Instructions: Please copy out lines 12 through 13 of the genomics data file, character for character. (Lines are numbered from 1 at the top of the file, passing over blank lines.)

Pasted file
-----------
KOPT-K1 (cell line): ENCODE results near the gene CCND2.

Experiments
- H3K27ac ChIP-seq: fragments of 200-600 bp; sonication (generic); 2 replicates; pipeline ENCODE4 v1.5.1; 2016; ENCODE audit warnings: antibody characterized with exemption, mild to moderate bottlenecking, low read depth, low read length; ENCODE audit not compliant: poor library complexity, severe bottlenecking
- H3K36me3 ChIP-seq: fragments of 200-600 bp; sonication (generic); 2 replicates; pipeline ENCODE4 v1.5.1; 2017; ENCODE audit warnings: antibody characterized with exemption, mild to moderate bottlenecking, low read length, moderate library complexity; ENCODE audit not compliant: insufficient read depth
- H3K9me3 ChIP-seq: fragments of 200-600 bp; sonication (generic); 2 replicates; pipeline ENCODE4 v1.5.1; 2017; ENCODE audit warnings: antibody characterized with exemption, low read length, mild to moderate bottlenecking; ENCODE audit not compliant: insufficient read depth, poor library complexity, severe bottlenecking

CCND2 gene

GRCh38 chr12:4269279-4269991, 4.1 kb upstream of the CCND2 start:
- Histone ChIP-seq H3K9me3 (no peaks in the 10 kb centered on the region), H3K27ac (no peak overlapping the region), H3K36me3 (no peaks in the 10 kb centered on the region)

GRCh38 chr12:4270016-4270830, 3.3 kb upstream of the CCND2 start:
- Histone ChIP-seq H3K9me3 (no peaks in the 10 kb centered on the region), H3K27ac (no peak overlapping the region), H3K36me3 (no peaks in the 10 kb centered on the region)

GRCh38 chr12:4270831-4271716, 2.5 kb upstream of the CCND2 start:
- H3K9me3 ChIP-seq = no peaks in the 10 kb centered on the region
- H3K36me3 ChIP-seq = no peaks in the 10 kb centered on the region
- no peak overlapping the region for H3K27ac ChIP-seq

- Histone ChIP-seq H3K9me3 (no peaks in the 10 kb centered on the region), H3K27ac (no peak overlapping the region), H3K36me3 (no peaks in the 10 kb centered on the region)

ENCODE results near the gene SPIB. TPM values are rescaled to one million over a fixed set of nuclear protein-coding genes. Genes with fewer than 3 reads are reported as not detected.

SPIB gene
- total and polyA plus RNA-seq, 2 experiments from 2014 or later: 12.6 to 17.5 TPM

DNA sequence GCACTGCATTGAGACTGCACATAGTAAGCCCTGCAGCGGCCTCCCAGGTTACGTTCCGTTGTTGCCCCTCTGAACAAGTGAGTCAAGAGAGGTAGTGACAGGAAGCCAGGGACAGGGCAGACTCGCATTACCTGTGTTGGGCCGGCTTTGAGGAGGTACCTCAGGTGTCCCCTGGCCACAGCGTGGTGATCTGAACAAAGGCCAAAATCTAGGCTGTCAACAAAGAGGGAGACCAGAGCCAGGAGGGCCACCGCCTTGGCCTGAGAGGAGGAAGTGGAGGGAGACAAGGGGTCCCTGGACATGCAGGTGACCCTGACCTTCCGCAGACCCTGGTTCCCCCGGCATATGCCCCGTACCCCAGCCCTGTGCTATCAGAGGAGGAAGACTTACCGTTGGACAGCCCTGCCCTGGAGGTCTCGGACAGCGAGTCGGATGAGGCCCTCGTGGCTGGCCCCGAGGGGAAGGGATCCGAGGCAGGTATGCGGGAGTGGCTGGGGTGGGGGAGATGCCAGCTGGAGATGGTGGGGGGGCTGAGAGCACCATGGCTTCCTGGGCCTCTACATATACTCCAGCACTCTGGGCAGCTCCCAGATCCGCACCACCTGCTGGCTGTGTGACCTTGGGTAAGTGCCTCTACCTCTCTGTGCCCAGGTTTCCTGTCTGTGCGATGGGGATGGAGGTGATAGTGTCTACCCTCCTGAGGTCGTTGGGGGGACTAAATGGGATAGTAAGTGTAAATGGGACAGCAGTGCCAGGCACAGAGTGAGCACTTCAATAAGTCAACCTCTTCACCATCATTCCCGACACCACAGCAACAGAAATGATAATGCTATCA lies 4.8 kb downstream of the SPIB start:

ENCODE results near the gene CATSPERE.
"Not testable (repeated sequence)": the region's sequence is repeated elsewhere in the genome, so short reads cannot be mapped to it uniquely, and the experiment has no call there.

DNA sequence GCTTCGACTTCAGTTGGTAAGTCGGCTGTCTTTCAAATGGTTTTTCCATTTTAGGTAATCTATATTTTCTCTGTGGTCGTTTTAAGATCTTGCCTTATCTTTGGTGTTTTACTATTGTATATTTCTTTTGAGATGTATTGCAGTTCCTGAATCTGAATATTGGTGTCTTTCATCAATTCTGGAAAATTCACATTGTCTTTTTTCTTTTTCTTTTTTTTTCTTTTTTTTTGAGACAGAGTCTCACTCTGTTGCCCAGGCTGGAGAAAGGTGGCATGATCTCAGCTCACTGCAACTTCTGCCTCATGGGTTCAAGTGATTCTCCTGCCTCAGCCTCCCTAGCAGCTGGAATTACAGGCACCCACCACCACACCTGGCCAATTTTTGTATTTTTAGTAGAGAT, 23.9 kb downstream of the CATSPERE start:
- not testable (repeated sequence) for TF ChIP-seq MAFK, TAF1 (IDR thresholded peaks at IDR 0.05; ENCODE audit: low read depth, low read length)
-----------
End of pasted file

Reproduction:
- H3K9me3 ChIP-seq = no peaks in the 10 kb centered on the region
- H3K36me3 ChIP-seq = no peaks in the 10 kb centered on the region